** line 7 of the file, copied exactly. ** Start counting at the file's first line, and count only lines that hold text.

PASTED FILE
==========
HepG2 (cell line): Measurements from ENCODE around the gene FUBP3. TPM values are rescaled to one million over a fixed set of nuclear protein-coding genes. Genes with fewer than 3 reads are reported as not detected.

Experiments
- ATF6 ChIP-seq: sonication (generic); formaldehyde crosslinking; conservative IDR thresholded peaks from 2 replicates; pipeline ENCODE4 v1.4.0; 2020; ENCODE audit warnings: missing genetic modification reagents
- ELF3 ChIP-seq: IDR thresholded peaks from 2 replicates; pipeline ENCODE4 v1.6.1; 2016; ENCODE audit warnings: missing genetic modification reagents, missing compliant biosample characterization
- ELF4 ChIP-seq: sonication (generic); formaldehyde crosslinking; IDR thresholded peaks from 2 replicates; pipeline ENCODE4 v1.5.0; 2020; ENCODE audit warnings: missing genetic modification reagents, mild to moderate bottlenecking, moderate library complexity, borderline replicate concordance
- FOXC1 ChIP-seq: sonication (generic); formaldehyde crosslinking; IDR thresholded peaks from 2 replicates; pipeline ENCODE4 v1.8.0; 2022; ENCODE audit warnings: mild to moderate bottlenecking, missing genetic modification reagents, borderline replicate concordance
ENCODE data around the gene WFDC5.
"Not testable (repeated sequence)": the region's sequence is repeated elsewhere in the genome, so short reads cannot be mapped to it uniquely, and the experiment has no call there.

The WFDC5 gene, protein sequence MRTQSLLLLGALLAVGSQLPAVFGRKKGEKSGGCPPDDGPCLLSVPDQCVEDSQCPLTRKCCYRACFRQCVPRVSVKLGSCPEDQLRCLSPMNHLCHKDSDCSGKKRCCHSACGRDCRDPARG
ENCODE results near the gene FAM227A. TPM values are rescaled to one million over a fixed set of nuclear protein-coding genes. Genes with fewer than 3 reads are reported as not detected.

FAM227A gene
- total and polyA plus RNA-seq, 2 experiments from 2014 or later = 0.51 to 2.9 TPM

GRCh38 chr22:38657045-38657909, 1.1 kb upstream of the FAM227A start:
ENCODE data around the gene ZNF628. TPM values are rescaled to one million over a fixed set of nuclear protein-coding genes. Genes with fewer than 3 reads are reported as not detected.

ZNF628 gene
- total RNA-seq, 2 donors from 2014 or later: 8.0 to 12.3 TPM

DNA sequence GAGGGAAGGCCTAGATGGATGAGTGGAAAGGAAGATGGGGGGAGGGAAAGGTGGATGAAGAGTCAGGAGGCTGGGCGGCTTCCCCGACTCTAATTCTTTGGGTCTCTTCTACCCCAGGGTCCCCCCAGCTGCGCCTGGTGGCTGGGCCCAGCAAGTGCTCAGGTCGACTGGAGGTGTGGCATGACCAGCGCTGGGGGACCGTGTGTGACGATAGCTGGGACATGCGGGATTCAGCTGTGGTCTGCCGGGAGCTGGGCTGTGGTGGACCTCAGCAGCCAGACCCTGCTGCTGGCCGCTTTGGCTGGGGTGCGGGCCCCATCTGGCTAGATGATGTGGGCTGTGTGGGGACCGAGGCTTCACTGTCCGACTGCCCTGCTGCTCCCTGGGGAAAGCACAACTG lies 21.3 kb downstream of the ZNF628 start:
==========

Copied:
ENCODE data around the gene WFDC5.